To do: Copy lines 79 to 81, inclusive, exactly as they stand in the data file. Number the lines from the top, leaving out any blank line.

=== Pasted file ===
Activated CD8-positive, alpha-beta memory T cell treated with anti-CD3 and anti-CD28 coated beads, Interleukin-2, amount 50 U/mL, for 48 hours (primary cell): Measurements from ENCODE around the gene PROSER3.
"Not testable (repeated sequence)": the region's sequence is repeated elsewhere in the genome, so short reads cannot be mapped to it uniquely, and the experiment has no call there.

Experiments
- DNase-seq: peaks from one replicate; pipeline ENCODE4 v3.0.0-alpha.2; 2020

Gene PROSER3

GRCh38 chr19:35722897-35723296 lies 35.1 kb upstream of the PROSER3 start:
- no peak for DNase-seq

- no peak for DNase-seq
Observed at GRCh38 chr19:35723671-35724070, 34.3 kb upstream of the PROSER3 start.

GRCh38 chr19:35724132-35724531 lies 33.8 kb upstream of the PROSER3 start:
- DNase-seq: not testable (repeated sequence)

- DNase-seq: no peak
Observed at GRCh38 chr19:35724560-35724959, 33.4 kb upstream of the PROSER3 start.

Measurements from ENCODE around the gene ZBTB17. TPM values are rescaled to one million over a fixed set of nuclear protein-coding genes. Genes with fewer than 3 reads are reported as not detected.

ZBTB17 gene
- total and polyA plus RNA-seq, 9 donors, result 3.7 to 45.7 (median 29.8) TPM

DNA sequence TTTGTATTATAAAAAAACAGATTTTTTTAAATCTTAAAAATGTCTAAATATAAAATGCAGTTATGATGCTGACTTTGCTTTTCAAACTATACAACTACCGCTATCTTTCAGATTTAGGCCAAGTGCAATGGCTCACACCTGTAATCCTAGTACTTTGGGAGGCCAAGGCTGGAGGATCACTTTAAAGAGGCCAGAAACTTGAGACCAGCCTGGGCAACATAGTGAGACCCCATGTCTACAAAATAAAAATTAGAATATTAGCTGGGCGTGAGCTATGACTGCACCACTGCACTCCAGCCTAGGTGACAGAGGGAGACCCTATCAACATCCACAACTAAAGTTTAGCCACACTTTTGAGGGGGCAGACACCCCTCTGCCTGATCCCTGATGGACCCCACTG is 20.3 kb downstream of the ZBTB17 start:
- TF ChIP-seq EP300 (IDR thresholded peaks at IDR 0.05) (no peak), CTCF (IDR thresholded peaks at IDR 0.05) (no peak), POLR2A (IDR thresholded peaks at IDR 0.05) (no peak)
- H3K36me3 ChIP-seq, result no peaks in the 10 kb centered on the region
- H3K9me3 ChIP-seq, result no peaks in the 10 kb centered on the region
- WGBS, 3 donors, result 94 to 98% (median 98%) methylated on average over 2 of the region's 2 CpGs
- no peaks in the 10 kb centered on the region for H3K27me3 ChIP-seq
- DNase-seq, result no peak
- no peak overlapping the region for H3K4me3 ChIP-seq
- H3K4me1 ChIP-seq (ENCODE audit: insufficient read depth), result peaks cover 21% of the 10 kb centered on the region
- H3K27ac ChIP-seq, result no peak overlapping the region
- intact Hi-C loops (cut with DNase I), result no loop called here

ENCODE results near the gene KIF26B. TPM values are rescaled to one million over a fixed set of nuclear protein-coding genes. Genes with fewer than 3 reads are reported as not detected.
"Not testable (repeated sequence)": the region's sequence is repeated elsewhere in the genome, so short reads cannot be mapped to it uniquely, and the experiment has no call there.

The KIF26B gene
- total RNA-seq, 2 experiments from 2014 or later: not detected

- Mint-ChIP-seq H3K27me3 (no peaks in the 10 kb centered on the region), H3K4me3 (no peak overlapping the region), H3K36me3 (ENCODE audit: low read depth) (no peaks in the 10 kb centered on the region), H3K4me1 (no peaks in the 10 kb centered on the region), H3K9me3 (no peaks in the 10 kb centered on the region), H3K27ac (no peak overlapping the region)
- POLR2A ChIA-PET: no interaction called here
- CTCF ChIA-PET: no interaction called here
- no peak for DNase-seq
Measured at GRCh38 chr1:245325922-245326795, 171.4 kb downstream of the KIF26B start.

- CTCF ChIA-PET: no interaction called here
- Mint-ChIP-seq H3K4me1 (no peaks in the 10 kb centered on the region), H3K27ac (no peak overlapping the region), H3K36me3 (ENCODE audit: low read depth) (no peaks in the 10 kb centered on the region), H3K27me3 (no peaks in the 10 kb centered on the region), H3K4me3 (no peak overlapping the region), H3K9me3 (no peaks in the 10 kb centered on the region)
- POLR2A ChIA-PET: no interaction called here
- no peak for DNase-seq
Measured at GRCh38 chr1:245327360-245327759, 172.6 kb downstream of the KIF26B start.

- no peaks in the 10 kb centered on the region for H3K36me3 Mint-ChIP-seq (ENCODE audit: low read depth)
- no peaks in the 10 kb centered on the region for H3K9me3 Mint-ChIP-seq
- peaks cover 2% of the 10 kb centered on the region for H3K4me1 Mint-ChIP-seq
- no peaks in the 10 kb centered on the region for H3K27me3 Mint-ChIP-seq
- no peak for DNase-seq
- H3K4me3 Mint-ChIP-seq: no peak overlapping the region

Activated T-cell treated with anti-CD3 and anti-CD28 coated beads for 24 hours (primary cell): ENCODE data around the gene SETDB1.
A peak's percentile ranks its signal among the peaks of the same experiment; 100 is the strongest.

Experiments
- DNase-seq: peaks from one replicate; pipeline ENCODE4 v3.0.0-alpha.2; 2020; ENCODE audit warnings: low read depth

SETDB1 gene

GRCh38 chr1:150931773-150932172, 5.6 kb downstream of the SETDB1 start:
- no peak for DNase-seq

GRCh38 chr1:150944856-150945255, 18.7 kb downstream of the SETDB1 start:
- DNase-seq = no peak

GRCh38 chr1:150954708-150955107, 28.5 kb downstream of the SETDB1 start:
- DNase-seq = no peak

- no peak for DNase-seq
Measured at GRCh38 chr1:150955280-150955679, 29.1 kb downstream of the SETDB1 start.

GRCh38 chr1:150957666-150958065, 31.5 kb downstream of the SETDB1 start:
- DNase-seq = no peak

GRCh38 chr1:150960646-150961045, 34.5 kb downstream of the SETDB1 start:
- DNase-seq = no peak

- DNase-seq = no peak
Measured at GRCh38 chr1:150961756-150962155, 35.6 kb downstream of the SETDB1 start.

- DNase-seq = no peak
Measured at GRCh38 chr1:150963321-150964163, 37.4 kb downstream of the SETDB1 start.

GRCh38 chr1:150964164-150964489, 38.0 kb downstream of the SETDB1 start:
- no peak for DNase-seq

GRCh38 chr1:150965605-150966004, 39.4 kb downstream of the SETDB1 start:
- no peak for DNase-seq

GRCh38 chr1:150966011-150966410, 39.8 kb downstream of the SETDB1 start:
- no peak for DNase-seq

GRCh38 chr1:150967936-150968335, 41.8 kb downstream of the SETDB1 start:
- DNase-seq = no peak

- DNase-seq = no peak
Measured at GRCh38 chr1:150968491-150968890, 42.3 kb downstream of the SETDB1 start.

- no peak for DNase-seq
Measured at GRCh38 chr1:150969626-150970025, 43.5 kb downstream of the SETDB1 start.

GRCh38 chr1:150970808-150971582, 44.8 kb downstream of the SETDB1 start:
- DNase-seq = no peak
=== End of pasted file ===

- no peak for DNase-seq
Measured at GRCh38 chr1:150969626-150970025, 43.5 kb downstream of the SETDB1 start.

GRCh38 chr1:150970808-150971582, 44.8 kb downstream of the SETDB1 start: